Welcoming ‘Job’ into our congregations. A sermon for Adel Parish Church, 18th Sunday after Trinity, 2021.

job

Welcoming ‘Job’ into our congregations. A sermon for Adel Parish Church, 18th Sunday after Trinity, 2021.

Job 1:1, 2: 1- 10

“Job took a potsherd with which to scrape himself, and sat among the ashes.”

When I went to university, I joined the chapel choir and the Christian Union with my friend Sian and we were keen members of both. The first time I stayed with Sian, her mother told us no one should talk about faith until they’ve known suffering in their own life.

At 18, I felt a bit crushed – after all, I couldn’t help having a happy childhood, and I didn’t remember Jesus saying that. Now I’m much older, and perhaps a little wiser.

I don’t agree we have to wait for suffering before we find faith…but I see what she was getting at – our faith has to acknowledge the suffering around us. This week that’s meant writing my sermon accompanied by Job…sitting in ashes, scraping his diseased skin with a broken pot.

It’s meant imagining Job here, listening.

The book of Job is amazing. In the Old Testament, faith is often a sort of bargain…when God’s people follow Him they’re rewarded, when they go their own way, things go badly. We may find the stories challenging – but we get the logic. Into this neat picture comes Job…’blameless and upright, fearing God and turning away from evil’.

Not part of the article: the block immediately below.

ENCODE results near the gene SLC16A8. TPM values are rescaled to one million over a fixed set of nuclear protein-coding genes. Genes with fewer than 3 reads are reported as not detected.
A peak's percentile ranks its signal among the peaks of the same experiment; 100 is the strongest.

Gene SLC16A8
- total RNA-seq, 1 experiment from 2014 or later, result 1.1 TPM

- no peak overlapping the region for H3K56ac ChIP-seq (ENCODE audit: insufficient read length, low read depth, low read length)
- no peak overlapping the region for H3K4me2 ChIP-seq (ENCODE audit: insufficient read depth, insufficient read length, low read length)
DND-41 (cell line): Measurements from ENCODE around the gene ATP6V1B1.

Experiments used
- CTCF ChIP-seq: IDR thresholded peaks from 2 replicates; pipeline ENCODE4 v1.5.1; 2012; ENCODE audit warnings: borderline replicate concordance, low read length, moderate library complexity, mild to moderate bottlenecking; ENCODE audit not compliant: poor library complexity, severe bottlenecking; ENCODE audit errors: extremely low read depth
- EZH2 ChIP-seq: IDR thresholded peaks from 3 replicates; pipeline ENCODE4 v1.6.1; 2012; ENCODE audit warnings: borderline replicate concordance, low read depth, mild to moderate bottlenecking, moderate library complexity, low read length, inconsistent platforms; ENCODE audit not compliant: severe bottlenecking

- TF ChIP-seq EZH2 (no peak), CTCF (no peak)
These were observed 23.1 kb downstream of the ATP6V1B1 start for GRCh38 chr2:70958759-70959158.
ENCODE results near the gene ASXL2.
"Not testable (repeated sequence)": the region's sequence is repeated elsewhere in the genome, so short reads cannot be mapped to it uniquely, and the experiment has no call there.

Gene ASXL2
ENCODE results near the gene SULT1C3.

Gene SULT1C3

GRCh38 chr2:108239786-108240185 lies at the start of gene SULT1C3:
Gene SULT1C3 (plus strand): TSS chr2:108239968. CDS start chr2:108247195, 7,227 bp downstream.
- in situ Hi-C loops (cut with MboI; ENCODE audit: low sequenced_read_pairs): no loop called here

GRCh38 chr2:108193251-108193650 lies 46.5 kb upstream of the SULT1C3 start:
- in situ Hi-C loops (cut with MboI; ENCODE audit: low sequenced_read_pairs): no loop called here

‘Ah’…says a voice…’of course he’s good – he’s got everything he could want…take it away…take away his health…then he’ll curse God, then he’ll lose his faith’

So we get an almost comical list of disasters befalling Job – and find him…family dead, possessions gone, covered in sores and sitting in ashes.

I don’t think it’s a true story – but the writer of Job poses a question that goes to the heart of faith. What does it mean to trust in God when innocent people suffer? What can faith say in the face of evil?

Much of the book concerns Job’s so-called friends who come to ‘help’. Unfortunately, his misfortune challenges their faith…they need to reconcile a good and loving God with the horrors that have befallen Job. And they assume he needs to hear their ideas…

…God is just, so you must’ve done something wrong…in fact looking at what’s happened to you – it must’ve been pretty bad…

…God loves you – this suffering must be a lesson, to help you grow closer to God – you should welcome it…

…we can’t see what God sees…you might think you’re innocent, but he sees into your heart…just say sorry, God will bless you again…

The book of Job doesn’t analyse these theories…it just shows how useless such words are in the face of suffering. For the Jobs in our midst, explanations are probably irrelevant. They need a community offering practical responses to suffering and evil…a community that helps us hold on to faith in difficult times.

At first, it looks as though Job’s friends get this. They come and sit with him on the ground for 7 days and nights…and no one says a word. Sometimes there are no words…but it’s ok just to share silence. We have a model in Christ himself…Jesus suffered on the cross for 6 hours…he’s recorded as uttering 7 sentences…